won't find ourselves complaining about bargaining agreements and salary
caps and owners telling coaches how to run their teams. It is just a sport,
after all, but clearly one that many, many people all over the world think
is pretty cool.

* From Alex Pline: Two comments on the Brou Ha Ha surrounding the AC:
1. The behavior is a classic example of human nature which can be summed up
by the trite, but true perversion of the Golden Rule: "Those with the gold
make the rules" and the corollary "Those who don't have the gold, want the
gold". It's all about power, pure and simple (on all levels).

2. Nonetheless, it does make for good drama, the AC version of "Days of Our
Lives". I say take it for what it's worth and bring it on, the more the
better! It's certainly more compelling than watching the sailing...

* From Angus Macaulay (edited to our 250-word limit): While a
considerable about of time and energy is spent on design in the America's
Cup, the latest innovation from the Kiwi's is yet another reminder that the
design efforts are, for the most part, relevant only to the design
parameters of this particular class of boat and have no relevance or
"trickle down" for the rest of us. I know all the manufacturers get a great
testing environment for incremental improvements, but the rules do and will
continue to limit true break through innovations that impact a broader
aspect of the sport.

Want to find an event that is a true test bed for products as well as for
design evolutions, just scoll down further in today's issue of Scuttlebutt
and you have the Around Alone race in Open Class sailboats. In addition to
all of the manufacturers using this race as an ongoing test bed (think of
electronics, onboard communications, autopilots, sails, etc.) also think of
the other larger design ideas brought out in this class of boat and being
put to the test: simplified systems to handle the boat shorthanded, canting
keels, water ballast, and general design: plumb bow, broad stern. Finally,
take a look at the production boats being produced today, both racing and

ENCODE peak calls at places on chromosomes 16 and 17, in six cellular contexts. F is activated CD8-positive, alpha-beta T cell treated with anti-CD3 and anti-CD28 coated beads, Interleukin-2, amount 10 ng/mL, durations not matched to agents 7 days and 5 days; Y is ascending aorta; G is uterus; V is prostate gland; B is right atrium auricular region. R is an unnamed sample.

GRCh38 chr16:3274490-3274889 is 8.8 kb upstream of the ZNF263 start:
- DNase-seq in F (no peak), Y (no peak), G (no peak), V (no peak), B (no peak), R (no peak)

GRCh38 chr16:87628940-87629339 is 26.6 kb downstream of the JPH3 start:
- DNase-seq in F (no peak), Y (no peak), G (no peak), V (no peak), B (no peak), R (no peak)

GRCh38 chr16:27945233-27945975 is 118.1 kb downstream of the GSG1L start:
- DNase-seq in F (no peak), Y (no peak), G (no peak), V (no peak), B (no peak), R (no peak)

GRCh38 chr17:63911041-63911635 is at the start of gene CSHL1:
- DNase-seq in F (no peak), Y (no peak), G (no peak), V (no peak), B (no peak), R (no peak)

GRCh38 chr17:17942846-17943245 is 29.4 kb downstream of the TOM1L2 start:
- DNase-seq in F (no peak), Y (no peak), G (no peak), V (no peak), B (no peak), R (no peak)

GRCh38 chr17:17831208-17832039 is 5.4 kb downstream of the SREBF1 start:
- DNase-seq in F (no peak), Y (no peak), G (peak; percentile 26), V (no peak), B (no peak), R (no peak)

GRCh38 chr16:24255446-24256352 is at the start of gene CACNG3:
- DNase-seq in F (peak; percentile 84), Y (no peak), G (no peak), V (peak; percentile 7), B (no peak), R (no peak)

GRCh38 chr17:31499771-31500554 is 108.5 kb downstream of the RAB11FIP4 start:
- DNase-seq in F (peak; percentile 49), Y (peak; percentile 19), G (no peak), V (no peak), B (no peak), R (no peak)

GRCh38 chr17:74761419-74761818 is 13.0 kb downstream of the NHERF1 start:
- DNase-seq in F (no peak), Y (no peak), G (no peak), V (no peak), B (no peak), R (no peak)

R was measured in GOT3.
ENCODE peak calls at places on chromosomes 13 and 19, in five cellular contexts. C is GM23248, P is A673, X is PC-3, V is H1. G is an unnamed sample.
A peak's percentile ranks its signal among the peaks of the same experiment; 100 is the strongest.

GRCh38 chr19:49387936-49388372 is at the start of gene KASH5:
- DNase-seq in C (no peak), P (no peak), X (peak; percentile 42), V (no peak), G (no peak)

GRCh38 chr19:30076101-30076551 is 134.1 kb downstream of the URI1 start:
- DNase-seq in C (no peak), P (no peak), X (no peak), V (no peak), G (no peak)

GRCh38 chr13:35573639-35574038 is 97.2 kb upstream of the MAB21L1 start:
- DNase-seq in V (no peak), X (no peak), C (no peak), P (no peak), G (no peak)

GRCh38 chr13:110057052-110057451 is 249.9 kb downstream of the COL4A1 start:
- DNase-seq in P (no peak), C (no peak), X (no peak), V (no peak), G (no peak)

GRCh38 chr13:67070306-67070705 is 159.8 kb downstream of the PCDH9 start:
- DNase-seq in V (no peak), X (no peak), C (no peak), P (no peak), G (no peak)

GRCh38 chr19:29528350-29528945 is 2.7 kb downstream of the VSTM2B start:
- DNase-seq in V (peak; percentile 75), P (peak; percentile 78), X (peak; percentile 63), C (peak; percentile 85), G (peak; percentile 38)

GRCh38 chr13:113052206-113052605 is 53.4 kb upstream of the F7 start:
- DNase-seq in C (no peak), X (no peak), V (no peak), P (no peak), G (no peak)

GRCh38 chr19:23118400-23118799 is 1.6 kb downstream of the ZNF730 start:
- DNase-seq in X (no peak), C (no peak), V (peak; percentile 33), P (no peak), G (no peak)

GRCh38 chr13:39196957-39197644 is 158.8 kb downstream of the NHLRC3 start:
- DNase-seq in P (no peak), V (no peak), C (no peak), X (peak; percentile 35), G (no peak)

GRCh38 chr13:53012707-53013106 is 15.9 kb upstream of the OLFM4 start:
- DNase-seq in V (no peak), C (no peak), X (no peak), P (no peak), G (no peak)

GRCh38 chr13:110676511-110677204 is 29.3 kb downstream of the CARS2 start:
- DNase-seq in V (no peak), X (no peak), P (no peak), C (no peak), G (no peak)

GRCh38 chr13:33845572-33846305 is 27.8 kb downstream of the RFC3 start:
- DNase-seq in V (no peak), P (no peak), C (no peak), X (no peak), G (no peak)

cruising. They have more in common with the boats that have raced in the
single-handed races over the past decade than the boats that have competed
in the America's Cup.

* From Chris McCaffrey (re the LVC semifinals): All I can say is " Cover,
Cover, Cover!"

* From George St. George (re the LVC semifinals): Who was it that first
said, "We have met the enemy, and it is us?" Pity - Craig McCaw, Paul
Allen, Laurie Davidson, Bruce Nelson and Phil Kaiko deserved much better.
However, it was refreshing to see that at least one of the semifinalists
understood the importance of staying between 'the man and the hoop.'

* From Mark Mills (In response to assertions that big multihulls could
offer a cheaper option for the Volvo, or an open rule a cheaper Americas
Cup): The cost issue is not one of design or engineering, its one of human
nature. If the Volvo were run in bathtubs there would be a syndicate with
millions to spend to make it the fastest. In reality the VO60 (or the next
70) represents fairly tried and familiar design and engineering territory
which keeps things fairly reasonable - what happens when the level of
intensity of the last Volvo gets applied to larger, more complex and less
thoroughly researched structures like maxi multihulls? The sky is the limit

I can't guess the cost of an 80' cats sail program if done to an Illbruck
level of detail. One design fleets met the same problem: when the boat and
its sail inventory were limited as in the Mumm 36 fleet, some owners went
and bought two boats to have a larger pool of sails. It's human nature
which drives the costs of these things, and in line with common sense, the
larger and more complex the boat the more expensive it gets.

* From Joel Stiebel: I was sorry to read that Stanley Rosenfeld is
ailing. It is a particularly cruel trick of fate that someone with such
great aesthetic vision should be robbed by macular degeneration. As a
racing sailor I have always liked his work for conveying the pleasure of
the sport we love. I am impressed by his work's majesty, capture of
movement, display of invisible wind power, and just shear beauty. The best
photography makes it look far easier than it--almost impossibly--is.

Among my most prized possessions are two yachting photographs by his
father, Morris Rosenfeld. What I really wish for is one of Stanley's great